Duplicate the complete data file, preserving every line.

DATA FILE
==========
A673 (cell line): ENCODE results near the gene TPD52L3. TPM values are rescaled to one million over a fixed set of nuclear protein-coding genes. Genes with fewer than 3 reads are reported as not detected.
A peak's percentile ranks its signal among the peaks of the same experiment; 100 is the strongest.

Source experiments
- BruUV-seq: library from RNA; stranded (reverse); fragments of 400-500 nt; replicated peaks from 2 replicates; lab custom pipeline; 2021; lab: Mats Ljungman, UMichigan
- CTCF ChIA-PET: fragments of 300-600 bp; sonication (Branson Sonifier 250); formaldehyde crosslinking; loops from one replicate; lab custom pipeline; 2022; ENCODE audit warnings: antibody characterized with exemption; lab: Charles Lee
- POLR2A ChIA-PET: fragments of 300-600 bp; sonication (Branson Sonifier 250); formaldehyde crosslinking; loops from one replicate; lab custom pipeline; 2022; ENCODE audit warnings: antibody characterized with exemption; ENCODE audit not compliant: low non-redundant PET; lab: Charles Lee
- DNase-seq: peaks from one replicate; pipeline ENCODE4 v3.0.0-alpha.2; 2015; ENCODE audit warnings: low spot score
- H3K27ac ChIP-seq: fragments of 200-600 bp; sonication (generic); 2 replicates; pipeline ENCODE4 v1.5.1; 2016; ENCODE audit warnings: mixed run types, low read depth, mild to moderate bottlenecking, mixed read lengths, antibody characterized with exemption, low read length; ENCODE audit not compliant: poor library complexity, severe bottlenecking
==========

A673 (cell line): ENCODE results near the gene TPD52L3. TPM values are rescaled to one million over a fixed set of nuclear protein-coding genes. Genes with fewer than 3 reads are reported as not detected.
A peak's percentile ranks its signal among the peaks of the same experiment; 100 is the strongest.

Source experiments
- BruUV-seq: library from RNA; stranded (reverse); fragments of 400-500 nt; replicated peaks from 2 replicates; lab custom pipeline; 2021; lab: Mats Ljungman, UMichigan
- CTCF ChIA-PET: fragments of 300-600 bp; sonication (Branson Sonifier 250); formaldehyde crosslinking; loops from one replicate; lab custom pipeline; 2022; ENCODE audit warnings: antibody characterized with exemption; lab: Charles Lee
- POLR2A ChIA-PET: fragments of 300-600 bp; sonication (Branson Sonifier 250); formaldehyde crosslinking; loops from one replicate; lab custom pipeline; 2022; ENCODE audit warnings: antibody characterized with exemption; ENCODE audit not compliant: low non-redundant PET; lab: Charles Lee
- DNase-seq: peaks from one replicate; pipeline ENCODE4 v3.0.0-alpha.2; 2015; ENCODE audit warnings: low spot score
- H3K27ac ChIP-seq: fragments of 200-600 bp; sonication (generic); 2 replicates; pipeline ENCODE4 v1.5.1; 2016; ENCODE audit warnings: mixed run types, low read depth, mild to moderate bottlenecking, mixed read lengths, antibody characterized with exemption, low read length; ENCODE audit not compliant: poor library complexity, severe bottlenecking